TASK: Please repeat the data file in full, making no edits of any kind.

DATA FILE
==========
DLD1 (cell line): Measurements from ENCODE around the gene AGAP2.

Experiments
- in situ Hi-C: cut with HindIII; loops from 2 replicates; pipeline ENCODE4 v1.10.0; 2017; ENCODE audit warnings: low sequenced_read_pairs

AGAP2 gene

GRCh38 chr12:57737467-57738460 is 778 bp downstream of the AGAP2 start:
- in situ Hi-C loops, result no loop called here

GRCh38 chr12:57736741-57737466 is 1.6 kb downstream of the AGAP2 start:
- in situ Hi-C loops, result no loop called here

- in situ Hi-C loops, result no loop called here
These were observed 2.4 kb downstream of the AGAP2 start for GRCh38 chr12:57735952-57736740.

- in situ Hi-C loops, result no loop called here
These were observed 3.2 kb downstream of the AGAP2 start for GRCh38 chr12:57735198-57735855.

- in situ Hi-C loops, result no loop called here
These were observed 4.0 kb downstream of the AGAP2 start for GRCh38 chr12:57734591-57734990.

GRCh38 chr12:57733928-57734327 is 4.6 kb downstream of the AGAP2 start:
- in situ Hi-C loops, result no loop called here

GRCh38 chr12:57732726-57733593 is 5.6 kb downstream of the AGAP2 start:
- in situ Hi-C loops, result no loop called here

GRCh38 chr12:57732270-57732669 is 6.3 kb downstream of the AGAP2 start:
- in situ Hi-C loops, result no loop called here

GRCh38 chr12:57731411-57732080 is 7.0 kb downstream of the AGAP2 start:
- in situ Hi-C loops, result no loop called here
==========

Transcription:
DLD1 (cell line): Measurements from ENCODE around the gene AGAP2.

Experiments
- in situ Hi-C: cut with HindIII; loops from 2 replicates; pipeline ENCODE4 v1.10.0; 2017; ENCODE audit warnings: low sequenced_read_pairs

AGAP2 gene

GRCh38 chr12:57737467-57738460 is 778 bp downstream of the AGAP2 start:
- in situ Hi-C loops, result no loop called here

GRCh38 chr12:57736741-57737466 is 1.6 kb downstream of the AGAP2 start:
- in situ Hi-C loops, result no loop called here

- in situ Hi-C loops, result no loop called here
These were observed 2.4 kb downstream of the AGAP2 start for GRCh38 chr12:57735952-57736740.

- in situ Hi-C loops, result no loop called here
These were observed 3.2 kb downstream of the AGAP2 start for GRCh38 chr12:57735198-57735855.

- in situ Hi-C loops, result no loop called here
These were observed 4.0 kb downstream of the AGAP2 start for GRCh38 chr12:57734591-57734990.

GRCh38 chr12:57733928-57734327 is 4.6 kb downstream of the AGAP2 start:
- in situ Hi-C loops, result no loop called here

GRCh38 chr12:57732726-57733593 is 5.6 kb downstream of the AGAP2 start:
- in situ Hi-C loops, result no loop called here

GRCh38 chr12:57732270-57732669 is 6.3 kb downstream of the AGAP2 start:
- in situ Hi-C loops, result no loop called here

GRCh38 chr12:57731411-57732080 is 7.0 kb downstream of the AGAP2 start:
- in situ Hi-C loops, result no loop called here